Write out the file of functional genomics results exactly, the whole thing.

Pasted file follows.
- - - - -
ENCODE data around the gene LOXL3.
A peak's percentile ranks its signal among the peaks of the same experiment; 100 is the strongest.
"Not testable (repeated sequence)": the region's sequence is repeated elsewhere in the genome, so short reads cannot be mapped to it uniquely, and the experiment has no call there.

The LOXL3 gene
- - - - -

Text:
ENCODE data around the gene LOXL3.
A peak's percentile ranks its signal among the peaks of the same experiment; 100 is the strongest.
"Not testable (repeated sequence)": the region's sequence is repeated elsewhere in the genome, so short reads cannot be mapped to it uniquely, and the experiment has no call there.

The LOXL3 gene